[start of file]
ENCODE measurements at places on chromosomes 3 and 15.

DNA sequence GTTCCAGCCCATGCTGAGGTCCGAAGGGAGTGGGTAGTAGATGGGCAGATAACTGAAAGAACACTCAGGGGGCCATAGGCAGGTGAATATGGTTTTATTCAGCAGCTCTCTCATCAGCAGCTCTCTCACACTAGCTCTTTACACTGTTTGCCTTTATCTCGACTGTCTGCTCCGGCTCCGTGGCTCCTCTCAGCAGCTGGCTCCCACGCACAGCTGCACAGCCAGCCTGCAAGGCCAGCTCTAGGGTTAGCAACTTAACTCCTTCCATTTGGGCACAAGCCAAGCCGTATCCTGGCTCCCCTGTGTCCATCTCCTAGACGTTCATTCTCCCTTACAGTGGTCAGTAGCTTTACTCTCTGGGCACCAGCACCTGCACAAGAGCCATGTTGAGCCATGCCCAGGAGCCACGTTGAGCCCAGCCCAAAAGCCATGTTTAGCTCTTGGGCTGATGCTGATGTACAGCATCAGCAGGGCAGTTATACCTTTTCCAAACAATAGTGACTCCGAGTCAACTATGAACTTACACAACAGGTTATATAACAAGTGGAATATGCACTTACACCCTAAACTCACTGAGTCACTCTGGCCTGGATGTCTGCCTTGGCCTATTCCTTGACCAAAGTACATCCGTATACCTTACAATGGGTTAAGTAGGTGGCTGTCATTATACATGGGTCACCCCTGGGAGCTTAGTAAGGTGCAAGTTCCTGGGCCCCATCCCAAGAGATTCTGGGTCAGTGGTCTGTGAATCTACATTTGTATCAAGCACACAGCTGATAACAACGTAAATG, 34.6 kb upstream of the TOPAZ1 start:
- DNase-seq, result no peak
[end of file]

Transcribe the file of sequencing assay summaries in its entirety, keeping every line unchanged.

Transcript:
ENCODE measurements at places on chromosomes 3 and 15.

DNA sequence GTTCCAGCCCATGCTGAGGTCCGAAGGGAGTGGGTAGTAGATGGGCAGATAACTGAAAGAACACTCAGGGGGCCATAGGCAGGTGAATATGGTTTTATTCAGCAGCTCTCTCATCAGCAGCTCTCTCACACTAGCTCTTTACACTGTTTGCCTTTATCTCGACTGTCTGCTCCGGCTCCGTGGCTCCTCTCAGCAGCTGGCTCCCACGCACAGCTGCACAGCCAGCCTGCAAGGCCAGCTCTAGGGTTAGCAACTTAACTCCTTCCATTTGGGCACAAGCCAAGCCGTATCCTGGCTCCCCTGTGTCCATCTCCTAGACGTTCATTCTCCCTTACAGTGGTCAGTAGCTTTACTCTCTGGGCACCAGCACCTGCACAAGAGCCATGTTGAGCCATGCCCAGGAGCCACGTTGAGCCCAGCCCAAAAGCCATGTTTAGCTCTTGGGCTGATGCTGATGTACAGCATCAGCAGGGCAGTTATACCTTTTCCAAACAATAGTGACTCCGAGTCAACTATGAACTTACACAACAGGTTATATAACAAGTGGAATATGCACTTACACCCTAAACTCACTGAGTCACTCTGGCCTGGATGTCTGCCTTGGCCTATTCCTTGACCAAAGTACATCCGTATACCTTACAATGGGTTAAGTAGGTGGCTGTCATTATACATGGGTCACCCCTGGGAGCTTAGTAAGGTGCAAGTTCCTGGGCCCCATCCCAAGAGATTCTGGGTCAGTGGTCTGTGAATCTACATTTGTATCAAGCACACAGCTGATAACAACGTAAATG, 34.6 kb upstream of the TOPAZ1 start:
- DNase-seq, result no peak